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Uggh… what did I do.. again!  I feel like crap, how did I get home!  What happened!  Check for damages – not in jail, car ok?   WHAT HAPPENED!!!!
How many of us have woken up not sure what happened the night or nights before.. we lapsed, or worse, relapsed.  IT HAPPENS!
Think of relapse as a stepping stone. Instead of viewing your relapse as a step backward, think of it as a progression on your road to recovery. Many people relapse, and if you think of each attempt at sobriety as a means of getting closer to your end goal—a stage in your cumulative recovery, so to speak—your relapse won’t be in vain.
I truly believe that recovery is self care and not a punishment.  We are worth it, but tend to forget that ALOT.  Peer support is such a critical and empowering part – when you don’t have your own back, others are there to help.. It’s what we do.  Only thing we ask is pay it back, someday I may need to chew on YOUR ear!
Note:  Relapse Prevention Plan worksheets are available on line:  Relapse Prevent Plans Fillable Forms
 That first drink always begins with a choice — a thought.  Takes the powerless out of the equation.. at some point, you make a choice to have the first one.. blow off the cost benefits, values etc.. at that moment, it is your choice and somehow seems worth it.. in my opinion
I joked at the open, but this topic is near and dear to my heart.  I myself have enjoyed the rewards of long term sobriety, even dealt with most of the major “Hallmark” moments and kept it together.  The real deal breaker for me was complacency and my ego…. I thought I was fixed, normal, and that my extended periods were proof enough.  Some argue that making a conscious decision TO drink is not a lapse.. but after time, all my rules and moderation management got the best of me…. Furies Fables as it may be…..
“It’s like learning to ride a bicycle. Almost everybody falls at least once.” A relapse can provide useful information. The trick is to view an episode of backsliding as a chance to learn, an opportunity to develop better techniques for anticipating and avoiding or overcoming urges. This insight applies to a range of problems…
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Just as recovery is a process and not an event, so is relapse. As a part of your relapse prevention plan, cultivate your awareness of these common backward steps toward addictive behavior.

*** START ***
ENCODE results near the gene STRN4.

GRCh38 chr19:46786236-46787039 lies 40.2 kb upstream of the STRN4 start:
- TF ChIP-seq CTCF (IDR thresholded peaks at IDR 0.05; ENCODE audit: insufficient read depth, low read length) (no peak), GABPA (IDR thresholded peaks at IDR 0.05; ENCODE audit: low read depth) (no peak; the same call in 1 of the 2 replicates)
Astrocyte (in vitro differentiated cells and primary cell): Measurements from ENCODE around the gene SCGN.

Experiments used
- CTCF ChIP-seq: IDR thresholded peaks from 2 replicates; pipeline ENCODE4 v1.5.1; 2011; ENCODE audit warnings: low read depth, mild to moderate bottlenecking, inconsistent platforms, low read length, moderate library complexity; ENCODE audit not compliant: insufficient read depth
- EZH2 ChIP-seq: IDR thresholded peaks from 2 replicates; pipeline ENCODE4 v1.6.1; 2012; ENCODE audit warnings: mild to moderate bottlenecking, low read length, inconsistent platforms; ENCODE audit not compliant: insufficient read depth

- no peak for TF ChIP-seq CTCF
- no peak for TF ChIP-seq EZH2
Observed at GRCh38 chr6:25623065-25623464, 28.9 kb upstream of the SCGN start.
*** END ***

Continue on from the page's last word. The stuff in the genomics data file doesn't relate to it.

Relapse Justification: there are two main steps: 1) Recognizing when you are justifying a return to behaviors you’ve been working to change and 2) thinking about ways to combat the “logic” of the justification. If you can notice when you’re justifying your choice to go back to old behaviors and are able to combat that justification, you’re going to have a much easier time maintaining your behavior changes.
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TRIGGERS – these are people, place and things that cause cravings and urges.  Great idea to identify when these happen and keep a log….
Romancing the booze or drugs:   Start to imagine what it would be like to… how you would feel, how you would think and act … often helps to “Play the Tape” ~ Spend as much time recalling the aftermath of those first 3-5 drinks/using whatever. Was the brief time you were ‘nicely’ inebriated worth the feelings of despair the next day?Frack it… It’s all so hopeless. Here you are again.
Surf the Urge:  Surfing an urge is letting it do its thing while you are doing yours. ‘Your thing’ is to ‘be present’ with the urge while choosing to do what’s important in your life. Like waves on the ocean, urges build, and crest, and fall. Your job is not to stop this process. Your job is live your life while it is happening.
Proactive Ideas to prevent lapses:  think of how some events are likely to trigger a relapse ~ parties, social events, even good or bad times can be tricky.  Plan ahead:
NO THANKS.. is a complete response!
  • have an exit strategy
URGES  cant hurt you, cant make you use and will Pass!  You are in control!  
  • sober buddies on messaging or calling
  • bring your own beverages
  • Don’t feel obligated to tell folks you aren’t drinking, besides most wont really notice!
Note:  Relapse Prevention Plan worksheets are available on line:  Relapse Prevent Plans Fillable Forms
PAWS:  Post Acute Withdrawal Syndrome, or Protracted Alcohol Withdrawal Syndrome:  as a “syndrome” this describes several different effects that one can deal with AFTER initial detox, usually within first few weeks of sobriety.    I personally had major sleep issues, mood swings, difficulty thinking clearly, irritable  (ie FURIEous) over minor things, and panic attacks out of nowhere.  As I read more on PAWS, I do believe many people suffer from this, and also adds to risk of relapse.